For years, Bashir Ahmad, owner of Zainab Textile Emporium, a textile shop on the Bund in the heart of Srinagar city, would send applications to different departments, requesting them to revamp the walkway on the banks of River Jhelum. This walkway was popular with the British in the pre-Independence era. The irrigation and flood control department (that manages the Bund), the Srinagar Municipal Corporation and floriculture department were all petitioned to remove the stones on the road and repair the entry gates to the parks.
"That day never came; they could not even repair the entry gates. Cleaning the Bund was out of question," Ahmad said on Saturday, sitting on the stairs of his shop. The owner of a recently-established café called Chai Jai, Roohi Nazki — wife of Jammu and Kashmir finance minister Dr Haseeb Drabu — decided to hold the spring festival Phulai in the park on the banks of the Jhelum.
It was a great show. Artists painted, Kashmiri folk singers sang songs and vendors sold street food. Kashmir’s elite, albeit a few of them, descended on the park as the Jammu and Kashmir Police battled protesters in the nearby Lal Chowk. There were policemen in uniform and plainclothes — outnumbering the people, even though it was a private event. And almost every department of the state government was present.
"Three days ago, I was shocked when the Department of Floriculture came and started planting trees on the sides of the road. I have been running this shop for the past 15 years and this is the first time I have seen them," said Wasim Mehraj Khan, three generations of whose family have run a small shop on the Bund.
The Bund used to be a 'royal route' and walking on it was once considered a privilege. There was a time when people, Khan said, would wear new clothes before walking through it. Today, motorcycles and cars zoom in and out of the road. The state turned a blind eye to this menace and everything was normalised. No one thought of preserving this heritage walkway until the minister's wife decided to hold the festival.
"This two-day festival was a blessing in disguise," said Ahmad, "I have never seen a municipality vehicle cleaning this road, but they did it for the festival. It doesn’t matter but at least it is clean now. But it shows how sick our society is." The controversial commissioner of the Srinagar municipality, Dr Shafqat Khan, seen as a PDP loyalist, visited the park and made rounds of the Bund three times before the festival, sources said. So did a group of engineers from the irrigation and flood control department. Floriculture department officials were omnipresent. When his men were shelling protesters in the Maisuma area of Srinagar, the SHO of the Kothibagh Police Station, was making rounds of the park to see ensure that everything went off without a hitch.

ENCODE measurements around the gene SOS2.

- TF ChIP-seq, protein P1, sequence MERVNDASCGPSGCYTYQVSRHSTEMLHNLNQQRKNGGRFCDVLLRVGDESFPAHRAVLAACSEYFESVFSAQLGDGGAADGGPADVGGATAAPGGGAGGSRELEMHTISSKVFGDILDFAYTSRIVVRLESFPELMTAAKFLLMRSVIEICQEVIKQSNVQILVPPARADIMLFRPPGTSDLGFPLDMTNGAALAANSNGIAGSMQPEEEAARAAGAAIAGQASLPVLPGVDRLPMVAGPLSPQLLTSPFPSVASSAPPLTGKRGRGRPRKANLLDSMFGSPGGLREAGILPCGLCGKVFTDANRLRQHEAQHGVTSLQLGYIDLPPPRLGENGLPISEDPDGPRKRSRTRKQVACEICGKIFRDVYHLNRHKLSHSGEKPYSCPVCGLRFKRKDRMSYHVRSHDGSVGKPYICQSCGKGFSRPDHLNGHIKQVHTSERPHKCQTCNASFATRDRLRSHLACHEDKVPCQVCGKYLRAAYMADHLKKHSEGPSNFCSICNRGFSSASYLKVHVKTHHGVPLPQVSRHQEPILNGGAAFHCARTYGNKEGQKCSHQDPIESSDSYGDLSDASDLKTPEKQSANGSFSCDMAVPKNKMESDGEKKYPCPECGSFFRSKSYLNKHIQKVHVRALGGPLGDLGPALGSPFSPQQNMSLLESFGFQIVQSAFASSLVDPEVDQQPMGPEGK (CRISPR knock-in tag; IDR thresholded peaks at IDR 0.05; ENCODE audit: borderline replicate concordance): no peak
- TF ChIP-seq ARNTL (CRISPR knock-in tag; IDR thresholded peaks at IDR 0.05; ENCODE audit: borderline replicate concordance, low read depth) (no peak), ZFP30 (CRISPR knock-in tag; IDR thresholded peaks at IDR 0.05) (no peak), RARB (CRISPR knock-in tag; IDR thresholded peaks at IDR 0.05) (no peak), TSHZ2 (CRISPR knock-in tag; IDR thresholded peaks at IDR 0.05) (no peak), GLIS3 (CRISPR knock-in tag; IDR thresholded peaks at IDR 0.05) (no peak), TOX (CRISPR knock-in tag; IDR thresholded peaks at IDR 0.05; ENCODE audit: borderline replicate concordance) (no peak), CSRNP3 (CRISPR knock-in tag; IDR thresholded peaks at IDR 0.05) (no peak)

The Srinagar municipality cleaned the road, removed stones that had been lying there for 20 years and erected blockades to stop vehicles from plying on roads — all of which was for a festival that witnessed the participation of less then 100 people each day. "I want to make this road beautiful, walkable and lovely again," said Khan to Firstpost, outside the festival venue. When asked why the corporation never bothered to clean the road earlier, the commissioner had no answer and instead of entering the venue, having spotted journalists, decided to take a walk on the road with his men.
The Bund in Srinagar was developed by the Dogra regime and was fully developed by Maharaja Pratap Singh in the early 1920s, as a walkway for western tourists, most of them British and officers of the Raj, who used to live in the houseboats anchored along the walkway. "The British loved to walk on the Bund and Kashmiris had little interest in it," Ahmad said, "But what surprises me is that the different governments never showed the kind of enthusiasm for cleaning-up as they did since the day the wife of the finance minister decided to hold the function."
To make the festival a success, the entire government machinery was put to work for this two-day event. The primary purpose of the Bund was to protect the city of Srinagar from the flood waters of the Jhelum. As the footfall of the tourists to the city increased, handicraft, carpet, jewellery and fishing equipment shops came up along, making it a favoured shopping hub. Executive engineer of the irrigation and flood control department, Sartaj Singh told Firstpost that he had knowledge about the spring festival, but said the department had not received any money from the concerned individual or from the organisers of the festival.
"We will send a letter to them if plants are damaged or any other damage is done to the park due to their presence." When asked why, despite repeated attempts by people to the department to repair the gate of the park, they did it just for the festival, he said he had no knowledge about it.
Published Date: Apr 03, 2017 10:04 AM | Updated Date: Apr 03, 2017 10:04 AM